A queer-owned Edmonton favourite, Kind Ice Cream is scooping up some amazing flavours while saving the environment and supporting under-served groups and individuals. Check them out next time you are in Edmonton! https://www.kindicecream.ca/  

8) The Dandy Brewing Co. 

The Calgary-based staple Dandy Brewing Co. is pouring up ‘Love Nest’ – a lightly-spiced and effervescent grisette beer to celebrate the landmark Civil Marriage Act of 2005, which provided equal access to marriage in Canada for same sex couples. Grab a pack of 4 (18$) today! http://thedandybrewingcompany.com/  

Check out and follow these local queer artists on Instagram! 
  1. Jean Macapinlac (@conjeaniality) – Tattoo artist, non-binary Filipinx artist, and co-owner of Good Friend Tattoo Parlor.  
  1. Tomi Nu (@nu.ceramics, @nu.tomi) – Filipinx musician, ceramicist, and member of MIX6 artist-run popup showcase.  
  1. Cece Chow (@thetransplanter, @kokedama.ca) – Trans model, photographer, and small business owner of Kokedama.  
  1. Rezinbabe (@rezinbabe) – Indigiqueer/2S artist and jewelry maker, small business owner. 
  1. Ris Wong (@demonography) – non-binary illustrator, artist, and senior product designer.  
  1. Joshua Whitehead (www.joshuawhitehead.ca) – Two-spirit author of full-metal indigiqueer (2017), Jonny Appleseed (2018), and upcoming work, Making Love with the Land.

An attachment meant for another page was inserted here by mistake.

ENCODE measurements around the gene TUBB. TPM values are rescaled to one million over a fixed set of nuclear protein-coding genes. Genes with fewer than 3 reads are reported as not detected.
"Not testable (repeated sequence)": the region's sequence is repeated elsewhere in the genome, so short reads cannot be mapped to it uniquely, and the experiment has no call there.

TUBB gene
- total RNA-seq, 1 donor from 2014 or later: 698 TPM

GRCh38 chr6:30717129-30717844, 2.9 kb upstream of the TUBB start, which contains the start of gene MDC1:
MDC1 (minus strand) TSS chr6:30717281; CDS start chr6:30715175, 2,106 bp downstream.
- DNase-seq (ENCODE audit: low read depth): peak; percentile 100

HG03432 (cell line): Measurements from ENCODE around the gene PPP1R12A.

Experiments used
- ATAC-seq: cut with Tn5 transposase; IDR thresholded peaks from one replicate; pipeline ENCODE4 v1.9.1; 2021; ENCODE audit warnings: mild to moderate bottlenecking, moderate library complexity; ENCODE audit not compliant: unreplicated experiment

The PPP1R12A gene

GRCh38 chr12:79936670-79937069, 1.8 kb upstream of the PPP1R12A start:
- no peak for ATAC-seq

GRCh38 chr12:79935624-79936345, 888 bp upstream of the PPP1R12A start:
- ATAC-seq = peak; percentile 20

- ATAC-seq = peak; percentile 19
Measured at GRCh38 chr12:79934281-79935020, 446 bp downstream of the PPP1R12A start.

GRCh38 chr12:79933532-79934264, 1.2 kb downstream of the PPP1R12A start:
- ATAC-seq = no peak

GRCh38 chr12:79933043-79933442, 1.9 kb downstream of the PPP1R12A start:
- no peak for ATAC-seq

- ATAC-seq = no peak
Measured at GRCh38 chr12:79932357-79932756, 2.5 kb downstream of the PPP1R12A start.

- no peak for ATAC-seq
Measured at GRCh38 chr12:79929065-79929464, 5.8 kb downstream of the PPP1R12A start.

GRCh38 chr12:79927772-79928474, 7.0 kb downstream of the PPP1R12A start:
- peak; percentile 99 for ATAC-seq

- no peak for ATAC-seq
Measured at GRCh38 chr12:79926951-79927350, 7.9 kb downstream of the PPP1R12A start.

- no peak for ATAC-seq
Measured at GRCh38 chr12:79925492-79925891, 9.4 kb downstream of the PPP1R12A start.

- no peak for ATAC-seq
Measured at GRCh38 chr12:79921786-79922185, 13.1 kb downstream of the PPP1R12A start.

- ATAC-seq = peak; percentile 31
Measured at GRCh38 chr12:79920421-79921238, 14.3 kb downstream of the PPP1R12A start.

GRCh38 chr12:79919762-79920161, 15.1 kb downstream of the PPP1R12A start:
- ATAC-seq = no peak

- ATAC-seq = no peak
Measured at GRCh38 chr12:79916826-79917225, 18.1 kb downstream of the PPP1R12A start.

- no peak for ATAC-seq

1. Robert Adam (@robertadammusic) – Local queer country musician. 
  1. Felicia Bonée (@thefeliciabonee) – Black trans drag artist, performer, and Dungeons & Dragons podcast creator (Proficiency +6). 
  1. Lanice Chep (@homoiswheretheheartis) – non-binary Filipinx/Cambodian singer and musician. 
  1. D’orjay the Singing Shaman (@17degreesofdorjay) – Black queer country songwriter, musician, and author. 
  1. Rebecca Comer (@rebeccacomer) – Playwright, performer, educator for Drama and Performing Arts, University of Calgary. 
  1. Sebastian R.M. (@sebastian.etcetera) – Artist, writer, photographer, and actor.
Grab some popcorn and dive into the art of queer films! 
  1. Saving Face (2004, dir. Alice Wu) 

Saving Face was loosely based on Alice’s own coming out story to her Chinese family. Wil, a 29-year-old Chinese American reconnects with childhood friend Vivian, and their relationship blooms. Simultaneously, Wil’s mother is unwed and becomes pregnant, and shows up at Wil’s door after being kicked out of Wil’s grandfather’s home. A romantic comedy with a happy ending, Saving Face is about love in all forms, representation, and community.